Shone Richard, Bloomsbury Portraits: Vanessa Bell, Duncan Grant, and Their Circle, Oxford, Phaidon / New York, E. P. Dutton, 1976→
Shone Richard, Beechey James & Morphet Richard (ed.), The Art of Bloomsbury: Roger Fry, Vanessa Bell, and Duncan Grant, exh. cat., Tate Gallery, London; The Huntington Library, Art Collections and Botanical Gardens, San Marino; Yale Center for British Art, New Haven (1999–2000), Princeton, Princeton University Press, 2000→
Humm Maggie, Snapshots of Bloomsbury: The Private Lives of Virginia Woolf and Vanessa Bell, London, Tate Publishing, 2006
Vanessa Bell 1879-1961: A Memorial Exhibition of Paintings, Arts Council Gallery, London, 29 February–28 March 1964→
The Art of Bloomsbury: Roger Fry, Vanessa Bell, and Duncan Grant, Tate Gallery, London; The Huntington Library, Art Collections and Botanical Gardens, San Marino; Yale Center for British Art, New Haven, 1999–2000→
From Victorian to Modern: Innovation and Tradition in the Work of Vanessa Bell, Gwen John and Laura Knight, Djanogly Art Gallery, Nottingham; Laing Art Gallery, Newcastle upon Tyne; Norwich Castle Museum & Art Gallery, Norwich, 2006–2007
British painter and designer.
The eldest of four children and sister of the future Virginia Woolf, Vanessa Bell was born to a wealthy and intellectual family: her mother, Julia Jackson, was the niece of a pioneering photographer, Julia Cameron, and one of the favourite models of the pre-Raphaelites; her father was Sir Leslie Stephen, a famous writer and alpinist. As a young woman, in 1901, she studied at the London Royal Academy of Art. After their parents died, the children continued to live together in central London. Within the Bloomsbury Group, Vanessa organised artistic evenings she called the “Friday Club.” In 1907 she married the art critic Clive Bell, with whom she would have two sons. Her early paintings – Iceland Poppies (1908-1909), for example – show the joint influence of the American painters John Singer Sargent and James Abbott McNeill Whistler. She gradually became interested in Impressionism, particularly French post-Impressionism. A great admirer of Paul Cézanne, Camille Pissarro and Vincent Van Gogh, she painted portraits with synthetic outlines, simplified shapes and bold colours, like the portrait of her sister, Virginia Woolf (1912). She made her first venture into decorative arts in 1910 with the Scottish painter Duncan Grant, with whom she had a daughter, Angelica, in 1918. The pair would work together throughout their lives. She painted boxes with geometric shapes that followed the aesthetic principle her husband had developed: the predominance of the “significant form” and of its outline and colour over the narrative subject. She took part in two exhibitions organised by Roger Fry in 1912: Quelques indépendants anglais (Barbazanges Gallery, Paris) and his second exhibition of post-impressionist art at the Grafton Galleries in London.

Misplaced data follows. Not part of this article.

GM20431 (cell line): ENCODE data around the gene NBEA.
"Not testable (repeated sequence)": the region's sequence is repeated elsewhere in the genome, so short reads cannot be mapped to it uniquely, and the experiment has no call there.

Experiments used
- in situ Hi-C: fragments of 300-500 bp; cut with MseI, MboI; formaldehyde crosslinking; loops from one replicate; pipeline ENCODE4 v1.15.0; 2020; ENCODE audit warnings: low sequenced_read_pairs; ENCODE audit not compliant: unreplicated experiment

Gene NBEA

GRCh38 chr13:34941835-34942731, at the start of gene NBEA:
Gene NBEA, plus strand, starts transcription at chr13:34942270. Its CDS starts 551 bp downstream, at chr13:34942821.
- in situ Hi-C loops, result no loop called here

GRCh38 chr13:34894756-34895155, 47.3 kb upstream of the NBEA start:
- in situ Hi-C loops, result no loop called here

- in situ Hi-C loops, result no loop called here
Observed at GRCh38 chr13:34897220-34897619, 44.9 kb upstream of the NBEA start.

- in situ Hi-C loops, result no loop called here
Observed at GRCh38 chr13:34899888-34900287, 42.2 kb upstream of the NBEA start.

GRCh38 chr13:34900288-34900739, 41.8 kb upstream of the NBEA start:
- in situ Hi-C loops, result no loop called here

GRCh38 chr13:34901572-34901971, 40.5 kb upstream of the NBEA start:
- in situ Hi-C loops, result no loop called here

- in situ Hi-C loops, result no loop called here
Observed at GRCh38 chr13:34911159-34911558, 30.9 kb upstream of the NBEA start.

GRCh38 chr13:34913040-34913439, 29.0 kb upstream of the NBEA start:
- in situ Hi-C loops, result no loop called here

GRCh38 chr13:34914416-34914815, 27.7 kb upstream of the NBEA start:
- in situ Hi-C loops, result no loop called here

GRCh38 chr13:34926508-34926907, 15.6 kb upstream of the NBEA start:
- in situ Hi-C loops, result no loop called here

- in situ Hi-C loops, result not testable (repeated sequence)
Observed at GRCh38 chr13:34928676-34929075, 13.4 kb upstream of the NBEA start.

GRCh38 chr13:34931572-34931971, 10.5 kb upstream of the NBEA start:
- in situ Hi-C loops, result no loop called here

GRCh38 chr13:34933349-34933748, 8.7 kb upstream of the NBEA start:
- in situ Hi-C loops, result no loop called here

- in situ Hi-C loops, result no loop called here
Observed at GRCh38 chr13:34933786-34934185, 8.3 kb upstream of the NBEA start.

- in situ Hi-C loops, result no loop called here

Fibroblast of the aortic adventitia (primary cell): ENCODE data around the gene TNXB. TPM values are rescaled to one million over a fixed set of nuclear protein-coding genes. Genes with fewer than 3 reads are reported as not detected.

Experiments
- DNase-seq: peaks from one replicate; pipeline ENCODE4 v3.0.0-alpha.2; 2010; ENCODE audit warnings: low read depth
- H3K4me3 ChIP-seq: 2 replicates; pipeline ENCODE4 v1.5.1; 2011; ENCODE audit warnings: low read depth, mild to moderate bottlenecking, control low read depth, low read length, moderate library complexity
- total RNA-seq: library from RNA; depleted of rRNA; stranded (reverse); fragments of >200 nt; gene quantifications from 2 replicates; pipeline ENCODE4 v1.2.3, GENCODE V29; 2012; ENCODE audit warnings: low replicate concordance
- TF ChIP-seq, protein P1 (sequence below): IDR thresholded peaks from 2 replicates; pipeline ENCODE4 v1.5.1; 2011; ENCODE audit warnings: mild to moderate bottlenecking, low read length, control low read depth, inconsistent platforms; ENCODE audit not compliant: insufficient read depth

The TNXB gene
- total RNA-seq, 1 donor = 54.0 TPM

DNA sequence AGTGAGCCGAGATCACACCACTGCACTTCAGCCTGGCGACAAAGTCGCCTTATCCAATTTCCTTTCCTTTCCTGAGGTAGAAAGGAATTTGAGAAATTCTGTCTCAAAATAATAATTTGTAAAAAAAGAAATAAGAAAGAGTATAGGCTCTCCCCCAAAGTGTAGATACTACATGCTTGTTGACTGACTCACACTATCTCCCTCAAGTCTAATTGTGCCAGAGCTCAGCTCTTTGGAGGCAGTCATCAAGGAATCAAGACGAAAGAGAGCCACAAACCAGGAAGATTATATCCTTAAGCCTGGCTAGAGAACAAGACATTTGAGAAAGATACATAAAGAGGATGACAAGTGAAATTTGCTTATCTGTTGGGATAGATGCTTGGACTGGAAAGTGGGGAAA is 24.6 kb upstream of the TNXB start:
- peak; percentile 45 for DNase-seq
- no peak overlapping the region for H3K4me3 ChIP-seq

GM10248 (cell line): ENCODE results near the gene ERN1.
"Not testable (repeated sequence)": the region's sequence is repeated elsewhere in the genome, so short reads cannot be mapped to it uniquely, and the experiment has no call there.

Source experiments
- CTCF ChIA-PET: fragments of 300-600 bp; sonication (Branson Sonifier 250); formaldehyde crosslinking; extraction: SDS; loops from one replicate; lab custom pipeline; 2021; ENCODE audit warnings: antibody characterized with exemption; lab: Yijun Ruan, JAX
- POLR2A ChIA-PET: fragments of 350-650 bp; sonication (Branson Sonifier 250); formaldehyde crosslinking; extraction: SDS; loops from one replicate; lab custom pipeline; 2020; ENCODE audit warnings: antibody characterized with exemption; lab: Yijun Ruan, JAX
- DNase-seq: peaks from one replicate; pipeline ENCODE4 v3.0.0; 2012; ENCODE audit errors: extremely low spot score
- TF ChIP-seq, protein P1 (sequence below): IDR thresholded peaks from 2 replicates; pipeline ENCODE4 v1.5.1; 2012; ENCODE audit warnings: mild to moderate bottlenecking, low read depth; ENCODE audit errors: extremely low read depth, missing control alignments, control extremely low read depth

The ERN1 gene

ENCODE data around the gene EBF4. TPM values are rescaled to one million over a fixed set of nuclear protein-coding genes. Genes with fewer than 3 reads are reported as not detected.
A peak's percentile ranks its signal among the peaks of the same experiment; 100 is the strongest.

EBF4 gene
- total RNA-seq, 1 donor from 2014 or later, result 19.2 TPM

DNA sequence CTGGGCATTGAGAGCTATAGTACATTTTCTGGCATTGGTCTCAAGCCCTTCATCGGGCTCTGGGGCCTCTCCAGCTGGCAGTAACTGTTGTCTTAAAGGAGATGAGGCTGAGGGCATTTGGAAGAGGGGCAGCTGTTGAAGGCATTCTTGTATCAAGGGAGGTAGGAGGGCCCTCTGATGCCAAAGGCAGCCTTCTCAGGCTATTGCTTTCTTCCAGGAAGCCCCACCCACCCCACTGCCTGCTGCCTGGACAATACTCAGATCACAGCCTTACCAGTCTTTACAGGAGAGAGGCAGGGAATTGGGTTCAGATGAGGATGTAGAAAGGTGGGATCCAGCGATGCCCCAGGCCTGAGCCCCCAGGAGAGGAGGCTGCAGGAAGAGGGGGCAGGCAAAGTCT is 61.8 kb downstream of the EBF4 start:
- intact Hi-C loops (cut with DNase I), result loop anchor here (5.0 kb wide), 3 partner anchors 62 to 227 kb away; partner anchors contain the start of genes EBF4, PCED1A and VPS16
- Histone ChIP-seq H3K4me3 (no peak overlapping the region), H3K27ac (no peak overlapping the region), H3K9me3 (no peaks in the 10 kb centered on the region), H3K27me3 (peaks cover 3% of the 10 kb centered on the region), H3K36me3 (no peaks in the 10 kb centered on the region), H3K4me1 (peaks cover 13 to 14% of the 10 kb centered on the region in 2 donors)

The following year, encouraged by Fry, she opened the Omega Workshops with Grant in London’s Fitzroy Square, where Woolf also lived. Inspired by the Wiener Werkstätte (the Viennese workshops) and Parisian fashion and interior design studios like Paul Poiret’s “Maison Martine,” the Omega Workshops employed artists on a daily basis to create fabric patterns, furniture, and interior design projects, thus promoting a dialogue between painting and decorative arts, in a search for equality between major and minor arts. In May 1914, she assisted Grant in Paris in the creation of costumes for Jacques Copeau’s staging of Twelfth Night, and visited the studios of Pablo Picasso and Henri Matisse. Upon returning to London, she created a special section devoted to fashion at Omega. She designed original dresses with very simple outlines and cuts, geometric patterns, and bold colours. She continued to paint in a style renewed by her study of decorative arts: four of the paintings she presented in 1916 at the exhibition The New Movement in Art at the Mansard Gallery in London were abstract. That same year she and Grant bought a farmhouse in Charleston, Sussex, where the couple designed all the decoration, colours and patterns of the walls, doors, furniture, tableware, carpets, and garden mosaics. The Omega Workshops closed in 1919. In the 1920s and 30s, the couple divided their time between London, Charleston and France. Bell’s first solo exhibition was held in June 1922 at the Independent Gallery in London. She and Grant designed the interiors of many private apartments, such as Mary Hutchinson’s (1889-1977) in Regent’s Park, as well as book covers for Hogarth Press (run by Leonard and Virgina Woolf), theatre scenery, and costumes. The main subjects of their pictorial repertoire were still lives, landscapes and nymphs. They taught at Euston Road School in 1938. The Arts Council of Great Britain in London held a retrospective exhibition of Vanessa Bell’s work in 1964.